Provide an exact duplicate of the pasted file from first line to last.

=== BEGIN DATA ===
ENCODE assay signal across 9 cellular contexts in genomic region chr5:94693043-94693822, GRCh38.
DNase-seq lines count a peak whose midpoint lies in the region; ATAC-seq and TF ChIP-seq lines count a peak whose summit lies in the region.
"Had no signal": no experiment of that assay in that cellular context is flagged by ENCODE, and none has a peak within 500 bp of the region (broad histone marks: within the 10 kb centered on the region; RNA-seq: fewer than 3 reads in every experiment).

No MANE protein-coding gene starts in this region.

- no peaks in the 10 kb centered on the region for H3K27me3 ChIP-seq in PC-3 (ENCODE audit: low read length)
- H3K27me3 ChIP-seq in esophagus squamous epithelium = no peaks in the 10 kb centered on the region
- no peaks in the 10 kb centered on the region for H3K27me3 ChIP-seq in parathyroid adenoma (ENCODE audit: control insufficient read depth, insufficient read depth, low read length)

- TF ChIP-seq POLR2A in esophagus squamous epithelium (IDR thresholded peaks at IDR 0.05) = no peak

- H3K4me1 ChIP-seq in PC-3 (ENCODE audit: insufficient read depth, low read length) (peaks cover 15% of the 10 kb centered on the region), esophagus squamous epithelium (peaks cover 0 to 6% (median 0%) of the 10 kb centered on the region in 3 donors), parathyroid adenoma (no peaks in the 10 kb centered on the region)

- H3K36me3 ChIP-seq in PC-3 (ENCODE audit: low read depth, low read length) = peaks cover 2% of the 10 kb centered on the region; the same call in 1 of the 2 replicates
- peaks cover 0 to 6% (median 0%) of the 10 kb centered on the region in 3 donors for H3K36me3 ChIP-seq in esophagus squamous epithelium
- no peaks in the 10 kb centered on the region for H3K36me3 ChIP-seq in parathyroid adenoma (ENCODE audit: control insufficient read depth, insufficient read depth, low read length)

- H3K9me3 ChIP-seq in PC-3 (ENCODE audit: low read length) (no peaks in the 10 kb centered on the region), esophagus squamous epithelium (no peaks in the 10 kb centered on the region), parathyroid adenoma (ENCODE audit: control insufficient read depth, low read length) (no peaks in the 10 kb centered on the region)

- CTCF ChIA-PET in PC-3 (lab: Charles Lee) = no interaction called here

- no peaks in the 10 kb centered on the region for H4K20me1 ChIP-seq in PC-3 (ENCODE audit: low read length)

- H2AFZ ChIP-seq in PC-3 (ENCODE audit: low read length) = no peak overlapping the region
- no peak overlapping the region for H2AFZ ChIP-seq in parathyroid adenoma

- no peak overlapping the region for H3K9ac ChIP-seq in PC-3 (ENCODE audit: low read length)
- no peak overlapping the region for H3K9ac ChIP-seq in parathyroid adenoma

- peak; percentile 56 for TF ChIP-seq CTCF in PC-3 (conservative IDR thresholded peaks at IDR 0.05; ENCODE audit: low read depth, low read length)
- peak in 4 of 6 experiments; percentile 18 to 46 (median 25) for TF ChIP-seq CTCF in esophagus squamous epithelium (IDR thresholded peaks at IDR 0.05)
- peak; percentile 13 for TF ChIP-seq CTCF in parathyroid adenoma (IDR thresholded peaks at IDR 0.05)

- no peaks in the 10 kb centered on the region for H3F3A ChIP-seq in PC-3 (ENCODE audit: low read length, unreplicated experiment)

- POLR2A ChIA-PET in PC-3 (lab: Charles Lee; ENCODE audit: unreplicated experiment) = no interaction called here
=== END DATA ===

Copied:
ENCODE assay signal across 9 cellular contexts in genomic region chr5:94693043-94693822, GRCh38.
DNase-seq lines count a peak whose midpoint lies in the region; ATAC-seq and TF ChIP-seq lines count a peak whose summit lies in the region.
"Had no signal": no experiment of that assay in that cellular context is flagged by ENCODE, and none has a peak within 500 bp of the region (broad histone marks: within the 10 kb centered on the region; RNA-seq: fewer than 3 reads in every experiment).

No MANE protein-coding gene starts in this region.

- no peaks in the 10 kb centered on the region for H3K27me3 ChIP-seq in PC-3 (ENCODE audit: low read length)
- H3K27me3 ChIP-seq in esophagus squamous epithelium = no peaks in the 10 kb centered on the region
- no peaks in the 10 kb centered on the region for H3K27me3 ChIP-seq in parathyroid adenoma (ENCODE audit: control insufficient read depth, insufficient read depth, low read length)

- TF ChIP-seq POLR2A in esophagus squamous epithelium (IDR thresholded peaks at IDR 0.05) = no peak

- H3K4me1 ChIP-seq in PC-3 (ENCODE audit: insufficient read depth, low read length) (peaks cover 15% of the 10 kb centered on the region), esophagus squamous epithelium (peaks cover 0 to 6% (median 0%) of the 10 kb centered on the region in 3 donors), parathyroid adenoma (no peaks in the 10 kb centered on the region)

- H3K36me3 ChIP-seq in PC-3 (ENCODE audit: low read depth, low read length) = peaks cover 2% of the 10 kb centered on the region; the same call in 1 of the 2 replicates
- peaks cover 0 to 6% (median 0%) of the 10 kb centered on the region in 3 donors for H3K36me3 ChIP-seq in esophagus squamous epithelium
- no peaks in the 10 kb centered on the region for H3K36me3 ChIP-seq in parathyroid adenoma (ENCODE audit: control insufficient read depth, insufficient read depth, low read length)

- H3K9me3 ChIP-seq in PC-3 (ENCODE audit: low read length) (no peaks in the 10 kb centered on the region), esophagus squamous epithelium (no peaks in the 10 kb centered on the region), parathyroid adenoma (ENCODE audit: control insufficient read depth, low read length) (no peaks in the 10 kb centered on the region)

- CTCF ChIA-PET in PC-3 (lab: Charles Lee) = no interaction called here

- no peaks in the 10 kb centered on the region for H4K20me1 ChIP-seq in PC-3 (ENCODE audit: low read length)

- H2AFZ ChIP-seq in PC-3 (ENCODE audit: low read length) = no peak overlapping the region
- no peak overlapping the region for H2AFZ ChIP-seq in parathyroid adenoma

- no peak overlapping the region for H3K9ac ChIP-seq in PC-3 (ENCODE audit: low read length)
- no peak overlapping the region for H3K9ac ChIP-seq in parathyroid adenoma

- peak; percentile 56 for TF ChIP-seq CTCF in PC-3 (conservative IDR thresholded peaks at IDR 0.05; ENCODE audit: low read depth, low read length)
- peak in 4 of 6 experiments; percentile 18 to 46 (median 25) for TF ChIP-seq CTCF in esophagus squamous epithelium (IDR thresholded peaks at IDR 0.05)
- peak; percentile 13 for TF ChIP-seq CTCF in parathyroid adenoma (IDR thresholded peaks at IDR 0.05)

- no peaks in the 10 kb centered on the region for H3F3A ChIP-seq in PC-3 (ENCODE audit: low read length, unreplicated experiment)

- POLR2A ChIA-PET in PC-3 (lab: Charles Lee; ENCODE audit: unreplicated experiment) = no interaction called here